Another photo by Willy–the giant clam

I didn’t see “Survivor: Cook Islands” when it aired in 2006, but once I got home, I watched the video. I wasn’t interested in tribal councils or challenges. Nope. I just wanted to enjoy all the spectacular background photography. Die-hard fans might recognize some of the sights. The show’s opening shots were very much like our view from the plane.

What is left of the Survivor campsite

What is left of the Survivor campsite

Big deal--Ozzie captured a bird.  Even I could have caught THIS guy.

Big deal–Ozzie captured a bird. Even I could have caught THIS guy.

We were starting to get hungry from all the snorkeling and touring. Fortunately, unlike the “survivors” we didn’t have to catch our food.

P1040139

Lucky for this guy, we had better options.  

Lunch was part of our package, and what a lunch it was!
P1040167
Robyn clued us in to a special feature of the tour…getting our passports stamped at “One Foot Island”, so called because it is shaped like a giant foot. Its real name is Akaiami Motu. Paul taught the CORRECT pronunciation:  “eye-k-yummy”.
P1040178
It was SO worth the $2!

My passport

My passport

Time to head back.  Another great day, with wonderful friends, in a beautiful corner of the Pacific Ocean.

These hotel "rooms" are over the water.

These bungalows extend over the water, and for a mere $1,20o per night, it could be all yours.

A perfect memory for a snowy New Jersey day!

Long Live the Queen!

Timing is everything in life, and Vaca 139’s was perfect.  How many other Global Volunteers got to watch a Rowing Regatta AND witness a Maori coronation?  Not many, I assure you!

As one might expect, the coronation took place at the palace. So what comes to mind when you hear word “palace”?

You ready?

I took this picture from the bus (I DO love those bus rides) the day before the big event. If you look closely, you can see the red plastic chairs that were being set up on the palace lawn for the expected guests.  Not quite Buckingham Palace, but a whole lot friendlier and far more inclusive.

The Palace

The Palace

As mentioned in an earlier post, there was a bit of disagreement over the line of succession, and protesters were anticipated. Not to worry–these guards were ready!

The guards

The guards

Okay, so maybe this protest wasn’t quite what you might have envisioned either. No riot police, no gas masks, no picketers with signs. In fact, if Willy hadn’t made friends with a Maori lady who translated, I would have figured that the shouting we heard was all part of the celebration.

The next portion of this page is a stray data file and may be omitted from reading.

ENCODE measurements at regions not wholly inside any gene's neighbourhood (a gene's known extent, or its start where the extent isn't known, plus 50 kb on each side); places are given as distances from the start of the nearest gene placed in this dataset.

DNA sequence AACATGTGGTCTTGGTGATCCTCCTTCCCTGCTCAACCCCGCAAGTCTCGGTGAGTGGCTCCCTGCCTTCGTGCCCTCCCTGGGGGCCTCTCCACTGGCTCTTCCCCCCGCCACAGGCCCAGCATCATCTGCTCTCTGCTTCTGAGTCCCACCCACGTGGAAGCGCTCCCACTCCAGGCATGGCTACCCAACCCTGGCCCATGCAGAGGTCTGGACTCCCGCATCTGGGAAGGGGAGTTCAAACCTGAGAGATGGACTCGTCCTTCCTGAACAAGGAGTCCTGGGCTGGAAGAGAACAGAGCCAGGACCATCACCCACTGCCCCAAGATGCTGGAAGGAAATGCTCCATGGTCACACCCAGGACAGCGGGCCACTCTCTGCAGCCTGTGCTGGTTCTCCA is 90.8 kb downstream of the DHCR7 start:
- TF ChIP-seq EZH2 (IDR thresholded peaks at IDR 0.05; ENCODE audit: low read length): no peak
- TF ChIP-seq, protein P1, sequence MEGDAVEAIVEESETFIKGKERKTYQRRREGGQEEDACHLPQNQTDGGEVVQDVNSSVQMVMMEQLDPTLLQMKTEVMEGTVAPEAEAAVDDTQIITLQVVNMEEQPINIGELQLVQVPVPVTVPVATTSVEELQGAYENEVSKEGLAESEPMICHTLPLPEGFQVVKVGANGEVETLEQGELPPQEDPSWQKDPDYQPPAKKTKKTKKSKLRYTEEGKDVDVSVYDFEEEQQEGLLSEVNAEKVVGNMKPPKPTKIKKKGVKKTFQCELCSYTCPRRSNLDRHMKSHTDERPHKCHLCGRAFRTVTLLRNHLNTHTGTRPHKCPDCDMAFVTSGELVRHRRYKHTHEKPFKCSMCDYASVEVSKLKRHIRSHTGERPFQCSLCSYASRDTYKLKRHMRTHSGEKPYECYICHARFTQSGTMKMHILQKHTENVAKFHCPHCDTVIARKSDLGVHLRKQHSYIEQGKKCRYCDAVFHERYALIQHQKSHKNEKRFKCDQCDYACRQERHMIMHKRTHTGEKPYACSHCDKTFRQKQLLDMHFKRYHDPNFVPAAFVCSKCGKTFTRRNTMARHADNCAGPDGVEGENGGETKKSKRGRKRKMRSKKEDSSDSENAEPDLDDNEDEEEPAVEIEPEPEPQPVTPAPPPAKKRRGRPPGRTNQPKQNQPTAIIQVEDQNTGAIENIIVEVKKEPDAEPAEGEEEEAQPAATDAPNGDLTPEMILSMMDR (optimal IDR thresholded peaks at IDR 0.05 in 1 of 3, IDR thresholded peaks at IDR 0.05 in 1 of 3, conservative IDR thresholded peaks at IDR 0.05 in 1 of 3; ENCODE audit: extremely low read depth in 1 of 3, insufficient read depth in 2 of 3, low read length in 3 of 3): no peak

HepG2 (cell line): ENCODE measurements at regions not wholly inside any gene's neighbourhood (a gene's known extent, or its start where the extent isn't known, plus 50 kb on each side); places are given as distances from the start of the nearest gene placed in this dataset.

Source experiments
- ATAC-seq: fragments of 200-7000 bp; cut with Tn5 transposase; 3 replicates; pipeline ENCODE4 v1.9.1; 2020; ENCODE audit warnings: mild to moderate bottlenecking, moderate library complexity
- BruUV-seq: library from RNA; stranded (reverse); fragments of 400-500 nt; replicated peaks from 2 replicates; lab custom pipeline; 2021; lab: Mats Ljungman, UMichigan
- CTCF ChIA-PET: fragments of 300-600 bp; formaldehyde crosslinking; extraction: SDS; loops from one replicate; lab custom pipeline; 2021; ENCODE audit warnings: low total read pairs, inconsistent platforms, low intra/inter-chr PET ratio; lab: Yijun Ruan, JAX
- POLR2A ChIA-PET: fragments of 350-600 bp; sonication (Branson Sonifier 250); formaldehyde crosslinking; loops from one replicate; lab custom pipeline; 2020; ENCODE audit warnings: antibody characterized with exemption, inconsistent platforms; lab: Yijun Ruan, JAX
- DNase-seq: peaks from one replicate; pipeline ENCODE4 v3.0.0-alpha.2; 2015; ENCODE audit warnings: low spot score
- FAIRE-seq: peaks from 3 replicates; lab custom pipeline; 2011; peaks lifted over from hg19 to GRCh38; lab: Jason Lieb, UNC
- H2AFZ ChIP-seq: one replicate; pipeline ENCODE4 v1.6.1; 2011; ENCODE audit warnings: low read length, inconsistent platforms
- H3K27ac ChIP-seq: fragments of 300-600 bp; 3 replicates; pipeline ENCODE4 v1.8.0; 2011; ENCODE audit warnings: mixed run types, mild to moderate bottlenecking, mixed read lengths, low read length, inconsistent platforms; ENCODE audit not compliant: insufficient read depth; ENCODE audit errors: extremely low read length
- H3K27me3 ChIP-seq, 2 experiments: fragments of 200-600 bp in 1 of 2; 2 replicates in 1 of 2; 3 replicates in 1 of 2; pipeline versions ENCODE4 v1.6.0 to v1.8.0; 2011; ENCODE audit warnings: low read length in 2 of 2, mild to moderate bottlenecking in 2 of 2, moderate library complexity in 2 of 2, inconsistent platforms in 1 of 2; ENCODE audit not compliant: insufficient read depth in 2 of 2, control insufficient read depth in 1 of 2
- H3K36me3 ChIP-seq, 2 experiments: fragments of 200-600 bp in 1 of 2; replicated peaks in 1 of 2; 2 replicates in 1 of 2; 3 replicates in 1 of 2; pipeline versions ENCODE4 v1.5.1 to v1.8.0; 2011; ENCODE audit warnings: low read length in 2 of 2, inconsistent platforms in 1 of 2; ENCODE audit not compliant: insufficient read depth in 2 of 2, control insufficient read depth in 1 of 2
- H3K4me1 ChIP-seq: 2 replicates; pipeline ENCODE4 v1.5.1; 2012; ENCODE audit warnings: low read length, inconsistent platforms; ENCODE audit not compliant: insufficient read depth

The Maori are very inclusive, so all were welcome to join in the festivities. Old…
P1040364
young…
P1040354
Islanders…
P1040381
Visitors from the good ol US of A.

Willy and his new friends from Utah

Willy with his new friends from — can you guess? The white shirts are your hint. Utah, of course.

Climbing on walls, trees, chairs, the stage — all was allowed, as everyone tried to see over the crowd to catch a glimpse of the queen.
P1040351
And here she is, dressed in gold, regally listening to the man serenading her.  I’m not revealing how I got that shot, but remember, climbing WAS allowed.
P1040397

Isn’t it fascinating to see the juxtaposition of tradition and technology?

Tribal costume, complete with headset

Tribal costume, complete with headset

Cell phones, ipads, microphones--all capturing the action

Cell phones, ipads, microphones–all capturing the action

Sharing food is very much a part of the Maori culture, and this event was no exception. An enormous pig was presented to the queen. Sorry, I wasn’t able to get a shot of the pig–all I could see were the tops of the heads of the several men it took to carry the beast over to her. Not a very compelling image. So, instead, I took pictures of the “take out” packages that were being prepared for all guests.

Coconuts, chicken, pork, sweet potatoes, etc all packed into these biodegradable containers.  We could learn a lot from the Maori!

Coconuts, chicken, pork, sweet potatoes, etc all packed into these biodegradable containers. We could learn a lot from the Maori!

This will give you an idea of how massive an undertaking it was to feed the crowd.

Long tables filled with food

Long tables filled with food

Full disclosure, I haven’t gotten the hang of videoing under the best of circumstances, and this event was a challenge to capture. BUT the singing was beautiful–the crowd quite colorful and entertaining, so if you would like to experience the queen’s entry or listen to the flag raising ceremony, just click and make your way over to YouTube. You’ll feel as if you were there, after imbibing a large quantity of wine perhaps. Or maybe you’ll need to drink some first to flow along with my camera!